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Social media heavyweights wooed for Pfizer smear campaign

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Social media heavyweights wooed for Pfizer smear campaign

Social media influencers in France with hundreds of thousands of followers say a mysterious advertising agency offered to pay them if they agreed to smear Pfizer’s COVID-19 vaccine with negative fake stories.

French YouTuber Léo Grasset was among those contacted. He said Tuesday that he was offered a potentially lucrative but also hush-hush deal to make bogus claims that Pfizer’s vaccine poses a deadly risk and that regulators and mainstream media are covering up the supposed dangers.

Grasset, who has 1.1 million subscribers on YouTube, says he refused. Other France-based influencers with sizable audiences on Twitter, Instagram and other platforms also said they were contacted with similar offers of payment for posts.

The person who contacted Grasset identified himself as Anton and said his agency has a “quite considerable” budget for what he described as an “information campaign” about “COVID-19 and the vaccines offered to the European population, notably AstraZeneca and Pfizer.”

Specifically, Anton asked for a 45- to 60-second video on Instagram, TikTok or YouTube to say that “the mortality rate of the Pfizer vaccine is 3 times greater than the AstraZeneca” and querying why the European Union is buying it.

“This is a monopoly and is causing harm to public health,” Anton claimed of EU’s purchases.

He refused in a follow-up email to divulge who is financing the disinformation campaign, saying: “The client prefers to remain incognito.”

Grasset shared the email exchanges with The Associated Press.

The smear effort drew a withering response from French Health Minister Olivier Veran.

“It’s pathetic, it’s dangerous, it’s irresponsible and it doesn’t work,” he said.

The person who contacted Grasset said he works for an advertising agency called Fazze. A website for Fazze used to give a London address but that had been scrubbed from the site on Tuesday. Companies House, where British firms are registered, has no record of Fazze.

The AP sent emails requesting comment to a contact address listed on the website and to the email address used by Anton. Neither elicited an immediate response.

Anton’s emails included a password-protected link to a set of instructions in error-strewn English for the would-be campaign.

It said influencers who agreed to take part shouldn’t say that they were being sponsored and should instead “present the material as your own independent view.”

Other instructions were that influencers should say “that mainstream media ignores this theme” and should ask why governments are purchasing Pfizer.

A trainee doctor in southern France with tens of thousands of followers who was also approached for the smear effort told French broadcaster BFMTV that he was offered more than 2,000 euros ($3,000) for a 30-second video post.

Grasset said that given the large size of his YouTube following, he possibly might have earned tens of thousands of euros (dollars) had he agreed to take part.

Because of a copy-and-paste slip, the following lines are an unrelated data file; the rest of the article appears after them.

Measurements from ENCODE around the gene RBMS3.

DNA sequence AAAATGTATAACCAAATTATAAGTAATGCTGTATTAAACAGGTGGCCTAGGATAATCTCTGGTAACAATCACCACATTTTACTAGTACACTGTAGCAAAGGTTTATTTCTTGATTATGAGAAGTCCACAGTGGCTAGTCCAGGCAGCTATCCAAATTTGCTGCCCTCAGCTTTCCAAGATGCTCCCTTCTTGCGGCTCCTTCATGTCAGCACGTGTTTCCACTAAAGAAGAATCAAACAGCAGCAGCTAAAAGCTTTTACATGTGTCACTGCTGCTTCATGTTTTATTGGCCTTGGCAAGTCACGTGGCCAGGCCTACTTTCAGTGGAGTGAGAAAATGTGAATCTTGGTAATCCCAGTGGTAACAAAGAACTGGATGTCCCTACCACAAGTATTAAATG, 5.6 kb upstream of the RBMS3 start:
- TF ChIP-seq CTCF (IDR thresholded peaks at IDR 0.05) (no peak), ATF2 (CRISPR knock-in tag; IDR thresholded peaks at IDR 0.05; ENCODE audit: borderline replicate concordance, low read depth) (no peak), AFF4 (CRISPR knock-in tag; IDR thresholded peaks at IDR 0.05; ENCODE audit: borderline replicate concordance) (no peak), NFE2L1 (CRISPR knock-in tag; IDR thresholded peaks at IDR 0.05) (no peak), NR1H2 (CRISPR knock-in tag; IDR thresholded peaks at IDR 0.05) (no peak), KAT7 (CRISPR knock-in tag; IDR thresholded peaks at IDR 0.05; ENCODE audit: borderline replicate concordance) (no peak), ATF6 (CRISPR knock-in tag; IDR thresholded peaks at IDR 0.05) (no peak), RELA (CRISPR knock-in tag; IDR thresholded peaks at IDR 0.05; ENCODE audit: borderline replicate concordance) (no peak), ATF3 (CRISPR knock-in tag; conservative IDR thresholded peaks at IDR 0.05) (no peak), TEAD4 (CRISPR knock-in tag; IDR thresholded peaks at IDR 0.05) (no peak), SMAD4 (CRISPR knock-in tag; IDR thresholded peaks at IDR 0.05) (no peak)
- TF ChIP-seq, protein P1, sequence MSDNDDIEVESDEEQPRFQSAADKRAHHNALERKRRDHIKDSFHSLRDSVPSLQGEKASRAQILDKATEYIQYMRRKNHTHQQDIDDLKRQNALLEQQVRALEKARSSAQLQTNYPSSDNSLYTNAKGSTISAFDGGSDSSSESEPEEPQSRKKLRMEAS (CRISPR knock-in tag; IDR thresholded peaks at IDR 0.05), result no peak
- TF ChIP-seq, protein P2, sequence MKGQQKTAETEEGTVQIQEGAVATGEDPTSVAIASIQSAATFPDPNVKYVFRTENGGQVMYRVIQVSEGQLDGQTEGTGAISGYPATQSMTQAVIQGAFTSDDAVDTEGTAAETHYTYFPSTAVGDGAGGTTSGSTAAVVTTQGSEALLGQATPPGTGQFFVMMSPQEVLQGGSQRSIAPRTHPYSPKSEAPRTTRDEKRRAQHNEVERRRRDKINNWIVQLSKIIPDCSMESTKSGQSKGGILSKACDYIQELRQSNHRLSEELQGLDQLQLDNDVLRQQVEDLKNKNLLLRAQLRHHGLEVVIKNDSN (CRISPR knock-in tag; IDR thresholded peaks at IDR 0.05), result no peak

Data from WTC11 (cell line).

Instead, he wrote back that “I can’t work for a client that won’t give its name and who asks me to hide the partnership.”

“Too many red flags,” Grasset said in an interview with AP. “I decided not to do it.”

“They wanted me to talk about the Pfizer vaccine in a way that would be detrimental to the Pfizer vaccine reputation,” he said.

He said the disinformation effort drives home the need for people “to be super, super cautious” about what they see online.

“We creators on YouTube, on internet, Instagram, et cetera, we are at the center of something going on like an information war,” he said. “We, as creators, need to set our standards really high because it’s, I think, just the beginning.”


LE PECQ, France (AP) — By JOHN LEICESTER Associated Press

AP journalist Jill Lawless in London contributed to this report.

MedTech

Vista Equity invests $300 million in telehealth software firm TigerConnect- sources

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Healthcare communications software provider TigerConnect has raised $300 million in growth investment from private equity firm Vista Equity Partners, sources familiar with the matter told Reuters on Monday.

The valuation of TigerConnect wasn’t known. It last raised $45 million at a valuation of $370 million in September 2020, according to PitchBook data, counting HealthQuest Capital and New Leaf Ventures as its backers. Some of the early investors have exited through Vista’s investment, one of the sources said.

Santa Monica, California-based TigerConnect delivers cloud-based clinical communication and collaboration solutions, including telehealth, to over 7,000 healthcare organizations and 700,000 caregivers.

In an interview, Brad Brooks, TigerConnect’s co-founder and chief executive confirmed the partnership with Vista, but declined to comment on the amount or valuation.

He said the company plans to use the proceeds to invest in its product to meet the growing need for clinical collaborations, as well as looking for acquisition opportunities.

The number of users on TigerConnect’s platform more than doubled during the past year as hospitals try to improve efficiency and the experience for patients during the pandemic, Brooks added.

“There had really been a dramatic lack of efforts around clinical workflow communication. We’re almost like a Slack for healthcare, putting in a common communication network so that everyone can reach everyone,” said Brooks.